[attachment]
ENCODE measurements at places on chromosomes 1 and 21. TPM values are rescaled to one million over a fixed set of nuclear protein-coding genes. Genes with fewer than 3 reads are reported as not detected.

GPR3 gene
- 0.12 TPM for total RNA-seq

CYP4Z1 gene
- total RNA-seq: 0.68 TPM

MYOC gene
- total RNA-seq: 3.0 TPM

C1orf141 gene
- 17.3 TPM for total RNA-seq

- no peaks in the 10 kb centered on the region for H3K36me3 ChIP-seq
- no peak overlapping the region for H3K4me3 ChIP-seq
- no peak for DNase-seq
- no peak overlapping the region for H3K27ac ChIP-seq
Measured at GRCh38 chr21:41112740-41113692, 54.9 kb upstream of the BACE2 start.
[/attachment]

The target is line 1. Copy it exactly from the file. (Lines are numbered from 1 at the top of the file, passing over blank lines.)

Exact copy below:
ENCODE measurements at places on chromosomes 1 and 21. TPM values are rescaled to one million over a fixed set of nuclear protein-coding genes. Genes with fewer than 3 reads are reported as not detected.